THE ANCIENT LIBRARY.

The Ancient Library tells the visitor:

You’ve reached the first stirrings of a major new classics resource. So far, we’re mostly testing the engine and working on architecture. Don’t be fooled; this is going to be a major site in the near future, including:
* Scanned secondary works, including classical dictionaries, histories, grammars and other classics books.
* A large collection of primary texts, both scanned and in HTML text. All primary sources will allow Wiki-style commentary.
* A “Wiki Classical Dictionary” users can edit, similar in some respects to Wikipedia.
* Community mechanisms, including forums for classicists and others interested in the ancient world to interact.

They already have the Dictionary of Greek and Roman Biography and Mythology by William Smith (1867), the Dictionary of Greek and Roman Antiquities by William Smith (1870), the Dictionary of Classical Antiquities by Oskar Seyffert (1894) (a guide to the ancient world, with 716 pages, 2,630 entries and over 450 illustrations), and the Classical Gazetteer by William Hazlitt (1851) (a dictionary of some 14,000 ancient Greek and Roman places), as well as a number of other works like the Manual of Greek Literature by Charles Anthon (1853) (a survey of Greek literature and authors all the way to the fall of Constantinople; excellent coverage of obscure authors), and they’re creating a Wiki Classical Dictionary (WCD) that “is to the Oxford Classical Dictionary what Wikipedia is to the Encyclopedia Britannica.” A promising beginning, and I look forward to its further development. (Via Sauvage Noble.)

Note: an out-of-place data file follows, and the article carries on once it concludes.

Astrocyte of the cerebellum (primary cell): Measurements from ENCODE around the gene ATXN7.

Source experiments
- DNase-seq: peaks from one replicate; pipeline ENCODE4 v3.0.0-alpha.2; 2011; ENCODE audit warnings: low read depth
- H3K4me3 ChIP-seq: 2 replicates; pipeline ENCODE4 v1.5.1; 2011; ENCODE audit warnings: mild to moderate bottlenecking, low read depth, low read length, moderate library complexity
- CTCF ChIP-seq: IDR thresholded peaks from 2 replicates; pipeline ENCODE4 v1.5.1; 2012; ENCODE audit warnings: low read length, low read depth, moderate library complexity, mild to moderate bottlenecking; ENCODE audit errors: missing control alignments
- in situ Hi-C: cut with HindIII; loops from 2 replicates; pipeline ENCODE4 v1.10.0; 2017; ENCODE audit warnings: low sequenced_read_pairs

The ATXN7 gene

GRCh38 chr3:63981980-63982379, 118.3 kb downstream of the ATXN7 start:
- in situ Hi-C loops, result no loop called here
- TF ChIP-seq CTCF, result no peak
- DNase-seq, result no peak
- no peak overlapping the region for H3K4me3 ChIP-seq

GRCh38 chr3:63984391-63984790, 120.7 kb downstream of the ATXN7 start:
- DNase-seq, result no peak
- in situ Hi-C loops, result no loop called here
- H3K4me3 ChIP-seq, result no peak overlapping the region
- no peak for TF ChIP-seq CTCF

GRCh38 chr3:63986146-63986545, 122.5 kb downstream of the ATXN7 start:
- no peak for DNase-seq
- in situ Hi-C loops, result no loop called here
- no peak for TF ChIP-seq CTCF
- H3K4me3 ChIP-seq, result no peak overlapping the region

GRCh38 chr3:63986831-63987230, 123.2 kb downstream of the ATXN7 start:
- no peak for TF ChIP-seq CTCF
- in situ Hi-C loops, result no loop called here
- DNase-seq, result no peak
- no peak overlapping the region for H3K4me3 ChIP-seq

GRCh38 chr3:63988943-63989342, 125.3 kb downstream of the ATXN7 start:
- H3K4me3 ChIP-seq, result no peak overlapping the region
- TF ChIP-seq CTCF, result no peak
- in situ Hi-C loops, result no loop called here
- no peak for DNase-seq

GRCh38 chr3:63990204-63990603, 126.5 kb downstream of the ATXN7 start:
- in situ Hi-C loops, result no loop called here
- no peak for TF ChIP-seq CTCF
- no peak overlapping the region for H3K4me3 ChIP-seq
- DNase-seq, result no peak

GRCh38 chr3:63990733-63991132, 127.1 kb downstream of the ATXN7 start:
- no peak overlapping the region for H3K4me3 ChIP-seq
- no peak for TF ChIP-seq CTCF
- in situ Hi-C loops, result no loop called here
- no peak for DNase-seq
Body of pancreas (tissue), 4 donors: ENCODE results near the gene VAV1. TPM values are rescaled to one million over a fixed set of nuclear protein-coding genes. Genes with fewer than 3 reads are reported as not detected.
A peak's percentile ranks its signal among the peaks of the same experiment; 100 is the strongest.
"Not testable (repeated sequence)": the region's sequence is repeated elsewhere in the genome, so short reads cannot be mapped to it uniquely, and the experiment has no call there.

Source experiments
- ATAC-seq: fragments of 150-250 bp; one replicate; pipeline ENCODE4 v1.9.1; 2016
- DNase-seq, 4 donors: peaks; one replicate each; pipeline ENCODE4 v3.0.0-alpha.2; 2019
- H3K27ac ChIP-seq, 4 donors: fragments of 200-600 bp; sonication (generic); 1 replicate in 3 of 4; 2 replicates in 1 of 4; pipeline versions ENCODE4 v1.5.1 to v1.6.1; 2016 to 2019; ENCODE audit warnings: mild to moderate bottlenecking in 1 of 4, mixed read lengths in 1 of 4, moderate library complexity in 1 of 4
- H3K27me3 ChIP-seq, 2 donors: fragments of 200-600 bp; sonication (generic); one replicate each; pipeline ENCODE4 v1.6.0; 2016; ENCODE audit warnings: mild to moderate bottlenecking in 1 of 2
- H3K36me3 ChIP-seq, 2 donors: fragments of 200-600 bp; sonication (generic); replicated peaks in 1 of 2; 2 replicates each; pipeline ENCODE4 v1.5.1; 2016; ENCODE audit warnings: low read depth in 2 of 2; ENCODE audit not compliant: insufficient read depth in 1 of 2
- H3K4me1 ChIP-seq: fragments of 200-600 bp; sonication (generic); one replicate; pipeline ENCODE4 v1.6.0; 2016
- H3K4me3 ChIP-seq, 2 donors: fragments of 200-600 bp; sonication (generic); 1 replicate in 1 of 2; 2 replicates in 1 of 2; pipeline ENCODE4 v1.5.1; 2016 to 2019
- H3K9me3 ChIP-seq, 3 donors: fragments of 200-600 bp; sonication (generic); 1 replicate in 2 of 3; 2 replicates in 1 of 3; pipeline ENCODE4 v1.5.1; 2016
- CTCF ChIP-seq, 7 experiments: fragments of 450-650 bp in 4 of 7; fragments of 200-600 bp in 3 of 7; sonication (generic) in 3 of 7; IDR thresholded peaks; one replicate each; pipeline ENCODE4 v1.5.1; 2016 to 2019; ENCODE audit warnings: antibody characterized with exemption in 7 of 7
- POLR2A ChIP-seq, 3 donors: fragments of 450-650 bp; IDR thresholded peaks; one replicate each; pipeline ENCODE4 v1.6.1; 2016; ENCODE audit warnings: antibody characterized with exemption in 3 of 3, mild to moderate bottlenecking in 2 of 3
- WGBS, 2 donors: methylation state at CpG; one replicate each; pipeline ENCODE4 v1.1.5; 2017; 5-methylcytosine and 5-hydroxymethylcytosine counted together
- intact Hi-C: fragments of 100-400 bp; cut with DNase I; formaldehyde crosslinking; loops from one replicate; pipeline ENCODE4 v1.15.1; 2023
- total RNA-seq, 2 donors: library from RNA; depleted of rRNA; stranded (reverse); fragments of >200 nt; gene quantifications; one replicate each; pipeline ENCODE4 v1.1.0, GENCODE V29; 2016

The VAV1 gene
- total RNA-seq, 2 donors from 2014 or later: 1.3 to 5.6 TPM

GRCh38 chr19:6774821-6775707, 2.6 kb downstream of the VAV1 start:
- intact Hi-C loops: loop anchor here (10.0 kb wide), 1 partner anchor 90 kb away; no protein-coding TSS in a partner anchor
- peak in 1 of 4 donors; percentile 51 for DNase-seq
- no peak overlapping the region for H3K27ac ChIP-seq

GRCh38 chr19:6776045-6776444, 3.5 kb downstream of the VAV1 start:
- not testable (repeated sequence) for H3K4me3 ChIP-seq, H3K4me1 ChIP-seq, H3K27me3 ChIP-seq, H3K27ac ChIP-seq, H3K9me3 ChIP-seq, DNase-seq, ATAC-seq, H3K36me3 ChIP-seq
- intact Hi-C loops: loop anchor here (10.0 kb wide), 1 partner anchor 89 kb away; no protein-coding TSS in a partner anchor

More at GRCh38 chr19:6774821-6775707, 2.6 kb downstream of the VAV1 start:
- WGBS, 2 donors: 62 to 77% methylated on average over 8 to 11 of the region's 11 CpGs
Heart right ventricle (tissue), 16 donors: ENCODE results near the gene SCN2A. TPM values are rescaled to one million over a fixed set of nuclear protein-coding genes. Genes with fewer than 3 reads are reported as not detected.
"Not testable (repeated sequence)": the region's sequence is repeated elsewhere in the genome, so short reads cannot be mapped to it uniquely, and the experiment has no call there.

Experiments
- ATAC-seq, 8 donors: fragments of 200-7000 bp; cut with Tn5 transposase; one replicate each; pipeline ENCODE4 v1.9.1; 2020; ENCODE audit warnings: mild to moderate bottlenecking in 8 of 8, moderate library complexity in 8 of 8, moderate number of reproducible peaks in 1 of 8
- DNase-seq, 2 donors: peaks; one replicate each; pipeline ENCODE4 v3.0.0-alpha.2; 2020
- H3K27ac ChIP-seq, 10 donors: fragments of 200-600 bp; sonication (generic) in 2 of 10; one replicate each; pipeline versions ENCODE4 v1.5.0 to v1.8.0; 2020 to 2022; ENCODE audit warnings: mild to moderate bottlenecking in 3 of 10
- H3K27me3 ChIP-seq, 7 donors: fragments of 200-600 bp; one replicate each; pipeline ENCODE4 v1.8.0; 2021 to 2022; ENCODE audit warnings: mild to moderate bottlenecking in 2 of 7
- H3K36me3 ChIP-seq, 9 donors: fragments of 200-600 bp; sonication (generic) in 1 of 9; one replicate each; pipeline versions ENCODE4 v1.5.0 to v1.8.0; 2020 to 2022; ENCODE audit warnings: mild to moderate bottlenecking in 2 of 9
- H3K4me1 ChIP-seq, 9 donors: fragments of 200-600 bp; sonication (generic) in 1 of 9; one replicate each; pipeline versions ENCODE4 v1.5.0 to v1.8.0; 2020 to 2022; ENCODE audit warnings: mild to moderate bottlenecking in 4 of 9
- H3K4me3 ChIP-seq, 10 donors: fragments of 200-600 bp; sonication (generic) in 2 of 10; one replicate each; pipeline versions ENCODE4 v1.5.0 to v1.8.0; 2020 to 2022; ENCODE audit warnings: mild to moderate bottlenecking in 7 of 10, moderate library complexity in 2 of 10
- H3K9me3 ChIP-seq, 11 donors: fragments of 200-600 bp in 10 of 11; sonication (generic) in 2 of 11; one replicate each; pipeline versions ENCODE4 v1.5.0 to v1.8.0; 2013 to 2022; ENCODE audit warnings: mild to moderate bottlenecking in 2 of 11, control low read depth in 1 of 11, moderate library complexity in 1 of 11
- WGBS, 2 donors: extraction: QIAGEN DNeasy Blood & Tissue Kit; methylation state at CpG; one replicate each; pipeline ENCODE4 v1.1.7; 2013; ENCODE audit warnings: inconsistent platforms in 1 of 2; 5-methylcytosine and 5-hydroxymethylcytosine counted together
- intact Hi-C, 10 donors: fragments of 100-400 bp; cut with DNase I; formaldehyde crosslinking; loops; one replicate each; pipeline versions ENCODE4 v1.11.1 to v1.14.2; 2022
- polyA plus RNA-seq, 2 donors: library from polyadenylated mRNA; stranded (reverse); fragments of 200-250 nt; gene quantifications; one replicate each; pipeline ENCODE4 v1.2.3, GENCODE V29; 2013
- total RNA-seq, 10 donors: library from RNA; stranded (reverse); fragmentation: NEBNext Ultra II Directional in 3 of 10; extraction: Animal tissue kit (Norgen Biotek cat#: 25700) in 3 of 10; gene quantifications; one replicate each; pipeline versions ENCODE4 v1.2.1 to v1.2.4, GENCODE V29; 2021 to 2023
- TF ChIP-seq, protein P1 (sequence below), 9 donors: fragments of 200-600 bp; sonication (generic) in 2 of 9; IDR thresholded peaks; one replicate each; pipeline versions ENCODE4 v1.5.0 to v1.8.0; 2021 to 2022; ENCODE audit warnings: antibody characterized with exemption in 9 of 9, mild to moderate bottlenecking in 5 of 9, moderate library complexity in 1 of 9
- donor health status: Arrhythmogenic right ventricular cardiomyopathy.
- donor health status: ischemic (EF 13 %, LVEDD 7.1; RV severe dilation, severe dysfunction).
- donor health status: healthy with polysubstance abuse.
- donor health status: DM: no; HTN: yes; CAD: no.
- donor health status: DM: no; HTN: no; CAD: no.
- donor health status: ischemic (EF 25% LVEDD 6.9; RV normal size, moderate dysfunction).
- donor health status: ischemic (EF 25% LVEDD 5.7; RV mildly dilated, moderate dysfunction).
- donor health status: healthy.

Comments

  1. aldiboronti says:

    A friend of mine picked up Smith in a second-hand book shop a few years ago; we were in the store together and he spied it a split second before me (my teeth still haven’t recovered from the prolonged gnashing that ensued.) And now here it is online!
    Language hat, I salute you!

  2. It’s only fair that I give you something after all the links I’ve swiped from you.

  3. (This is the guy who runs the site. Thanks very much for bloggig it.)
    I feel two ways about the bookstore effect. On the one hand, I want everything online. On the other, I feel terrible about all the books I own that are now online. I mean, why do I own all these Bohn’s editions now that Bill Thayer’s put them online? (The pain there is compounded by the fact he beat me to it.) Or my copy Smith, so duty (or moldy) I can barely open it for sneezing—what do I do with it now?
    As philologists have learned, when Aldus Manutius and the other Renaissance worthies printed a work for the first time, they often threw out the manuscript. What use was it now that there was a nice printed edition? I always found this sad, even shocking. Now I kinda see how they felt…

  4. Considering that scanned copies of books are quite large (there’s stuff at TextKit that’s 30MB), I wonder how this site will pay its bandwidth bills.

  5. Ancient Library guy says:

    Hey Chris,
    30 MB? Smith’s Dictionary of Biography (admittedly 3-volume) comes to 682MB! But bandwidth doesn’t cost what it used to. I spent $100/mo and get 140 gigs of transfer. Drive space is more of an issue; my plan only comes with 8 gigs of space. If necessary, however, I can up that. As for how, my other site, http://www.isidore-of-seville.com has Adsense ads. I suspect Ancient Library will eventually get those. The GUI was designed so that they would tuck underneath the search box. I don’t think that will interfere much with the experience. Certainly I’d never go the TextKit route, asking people to pay for access.

  6. “Language hat, I salute you!”
    I agree, good jod for pointing it out. Thanks.
    ~Bram

  7. I wonder if there’s some OCR software which can be trained to recognize the Greek characters. Or, failing that, a way for contributors to help provide Greek Unicode would be nice. — ~~~~

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